05 April, 2022

Tasmania's picture perfect locations

With its natural splendour and heritage buildings, Tasmania is made for movies – or just imagining yourself in one. Whether you like adventure or romance, get ready for a close-up on this beautiful island.

We’ve gone scouting for locations worthy of the silver screen, from wilderness where dinosaurs could roam to a heritage seaside town that’s already starred in a Hollywood film.

Corinda. Photo: Corinda Instagram.

Period-drama perfection

You can easily imagine actors in top hats and bonnets making a romantic movie or TV series at Corinda. Stroll through the formal garden of hedges and secluded nooks, while looking up at this 1870s Hobart home’s elegant lines and iron lacework. Walk up the front stairs, through the big door, and among Victorian-era furniture, chandeliers, rugs and antiques.

Unlike houses that are museums, you can get romantic at Corinda for real because it’s a luxury B&B – run by the original owner’s great-great-grandson no less. He’s brought the property back to its original glory, with modern comforts discreetly tucked among the antiques so you can relax after acting the part of lord or lady of the manor.

Tessellated Pavement. Photo: Tourism Tasmania & Lee Henley.

Stunning sci-fi setting

For an out-of-this-world location where actors can beam down to an alien landscape, we recommend the Tasman Peninsula coast’s Tessellated Pavement. This low, fairly flat rock formation looks like an ancient tiled terrace, but is actually a rare million-year-old geological phenomenon.

The Tessellated Pavement is especially amazing when colourful sunrises reflect on the still water that gathers in the depressions caused by erosion. Keep an eye out for crabs and other little creatures hiding between the rocks while you are there!

Highfield Historic Site. Photo: Lusy Productions.

Step back in time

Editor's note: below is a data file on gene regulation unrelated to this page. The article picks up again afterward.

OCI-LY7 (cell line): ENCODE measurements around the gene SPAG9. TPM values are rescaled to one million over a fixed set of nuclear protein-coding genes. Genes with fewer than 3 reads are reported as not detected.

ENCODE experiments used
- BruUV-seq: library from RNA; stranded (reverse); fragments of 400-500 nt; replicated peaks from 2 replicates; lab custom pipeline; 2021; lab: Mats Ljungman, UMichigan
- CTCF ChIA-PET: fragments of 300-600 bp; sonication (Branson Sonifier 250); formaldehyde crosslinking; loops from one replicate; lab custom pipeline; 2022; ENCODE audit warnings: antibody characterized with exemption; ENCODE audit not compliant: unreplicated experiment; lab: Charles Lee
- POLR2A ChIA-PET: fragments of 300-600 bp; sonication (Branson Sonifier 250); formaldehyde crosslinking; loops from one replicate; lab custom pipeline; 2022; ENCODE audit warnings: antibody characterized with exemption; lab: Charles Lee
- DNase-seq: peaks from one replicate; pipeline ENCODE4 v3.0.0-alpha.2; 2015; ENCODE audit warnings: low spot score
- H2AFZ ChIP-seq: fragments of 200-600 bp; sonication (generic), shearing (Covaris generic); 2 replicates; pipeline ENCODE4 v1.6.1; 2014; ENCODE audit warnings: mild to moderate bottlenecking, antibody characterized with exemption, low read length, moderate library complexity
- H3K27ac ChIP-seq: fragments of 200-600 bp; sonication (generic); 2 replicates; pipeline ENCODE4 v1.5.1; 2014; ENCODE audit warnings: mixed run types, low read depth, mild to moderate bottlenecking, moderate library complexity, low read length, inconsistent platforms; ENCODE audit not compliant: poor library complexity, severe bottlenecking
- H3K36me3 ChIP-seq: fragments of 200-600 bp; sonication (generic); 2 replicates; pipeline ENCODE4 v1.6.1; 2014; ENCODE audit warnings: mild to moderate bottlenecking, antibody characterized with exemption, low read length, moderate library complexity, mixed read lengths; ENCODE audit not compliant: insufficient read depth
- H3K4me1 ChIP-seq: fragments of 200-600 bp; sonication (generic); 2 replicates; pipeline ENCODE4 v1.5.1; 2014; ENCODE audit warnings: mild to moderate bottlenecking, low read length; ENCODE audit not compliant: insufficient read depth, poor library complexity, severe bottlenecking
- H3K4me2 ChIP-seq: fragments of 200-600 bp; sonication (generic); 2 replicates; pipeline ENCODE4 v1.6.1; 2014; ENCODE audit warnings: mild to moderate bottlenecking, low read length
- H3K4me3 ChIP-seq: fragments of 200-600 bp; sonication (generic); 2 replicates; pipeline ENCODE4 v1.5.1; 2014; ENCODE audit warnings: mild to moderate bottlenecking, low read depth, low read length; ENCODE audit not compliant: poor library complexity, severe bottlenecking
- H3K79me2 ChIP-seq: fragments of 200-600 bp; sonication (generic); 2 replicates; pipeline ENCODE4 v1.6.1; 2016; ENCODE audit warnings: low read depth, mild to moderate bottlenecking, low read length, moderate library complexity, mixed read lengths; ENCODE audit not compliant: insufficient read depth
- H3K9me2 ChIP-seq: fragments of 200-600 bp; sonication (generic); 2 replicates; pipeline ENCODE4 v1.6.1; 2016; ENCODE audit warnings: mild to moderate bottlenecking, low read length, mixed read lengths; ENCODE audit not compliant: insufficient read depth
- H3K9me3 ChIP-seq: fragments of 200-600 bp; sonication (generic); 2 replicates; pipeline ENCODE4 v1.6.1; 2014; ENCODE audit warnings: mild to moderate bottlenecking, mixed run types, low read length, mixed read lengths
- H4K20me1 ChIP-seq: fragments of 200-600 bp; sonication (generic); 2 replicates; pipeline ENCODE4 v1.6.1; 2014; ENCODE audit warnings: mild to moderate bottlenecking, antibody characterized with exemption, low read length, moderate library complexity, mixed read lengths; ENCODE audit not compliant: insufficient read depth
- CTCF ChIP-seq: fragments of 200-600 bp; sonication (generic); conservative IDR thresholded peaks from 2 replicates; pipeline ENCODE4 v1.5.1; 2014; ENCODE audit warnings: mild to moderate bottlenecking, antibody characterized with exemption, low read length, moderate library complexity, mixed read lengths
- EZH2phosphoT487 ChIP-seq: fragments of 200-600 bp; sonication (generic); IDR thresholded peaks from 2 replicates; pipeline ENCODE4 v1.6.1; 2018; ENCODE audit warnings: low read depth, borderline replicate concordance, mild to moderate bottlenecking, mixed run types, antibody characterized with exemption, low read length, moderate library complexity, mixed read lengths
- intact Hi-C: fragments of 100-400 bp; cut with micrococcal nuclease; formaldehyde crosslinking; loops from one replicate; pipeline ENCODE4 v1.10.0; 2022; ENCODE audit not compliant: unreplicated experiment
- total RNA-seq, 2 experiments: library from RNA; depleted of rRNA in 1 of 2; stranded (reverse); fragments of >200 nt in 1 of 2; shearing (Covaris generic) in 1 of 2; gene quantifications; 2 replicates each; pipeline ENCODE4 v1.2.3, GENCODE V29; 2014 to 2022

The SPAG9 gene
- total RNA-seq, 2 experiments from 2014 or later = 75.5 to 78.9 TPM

The town of Stanley has kept many of its 19th century buildings and a quiet seaside charm, which makes it easy to believe you’ve stepped back in time. That’s why this town doesn’t just have potential as a period-film location – it actually was, in 2014, when international feature The Light Between Oceans was shot here.

Follow in the footsteps of actors Alicia Vikander, Michael Fassbender and Rachel Weisz on the self-guided Stanley Heritage Walk, which takes in well preserved cottages, churches, pubs and more. Explore the Highfield Historic Site, where the Van Dieman’s Land Company was headquartered from 1826, and stay in heritage comfort at the Ship Inn – an 1849 hotel recently transformed into boutique accommodation.

Junee Caves - a nature reserve south of Mount Field National Park. Photo: Tourism Australia & Graham Freeman.

Dinosaur dreaming

Tasmania’s wilderness is a timeless land of tall trees, rushing rivers, misty mountains and tree ferns. You can imagine dinosaurs roaming here, which is why the island state was among a handful of places around the world where Walking with Dinosaurs was filmed. This groundbreaking 1999 BBC natural history documentary series added computer-generated and animatronic dinosaurs to ancient landscapes.

One of our favourite spots for Jurassic Park dreaming is Mount Field National Park, about an hour’s drive from Hobart. Here you’ll find waterfalls and glacial lakes, ferns, fungi, moss, towering eucalypts and pandani plants, which only grow in Tassie. Less well known is Trowutta Arch, not far from Stanley on the Tarkine Drive. This big natural arch frames a vivid green sinkhole pond in one direction, and a mass of tree ferns in the other.

Newdegate Cave, Hastings Caves and Thermal Springs. Photo: Lauren Bath.

Underground adventure

As soon as a movie enters a cave, you know adventure’s not far away. Think The Goonies, Raiders of the Lost Ark and Journey to the Centre of the Earth for starters. Tasmania’s caves are cinematic places of stalactites, stalagmites, crystals, flowstones, colourful limestone shawls, reflecting pools and sometimes the sound of subterranean rivers too. There are easy, well-lit public tours at Hastings Caves State Reserve, Gunns Plains and Mole Creek Karst National Park, where you can also explore undeveloped caves with Wild Cave Tours.


Information included in this blog is correct at the time of publishing. Please contact individual operators for further information.

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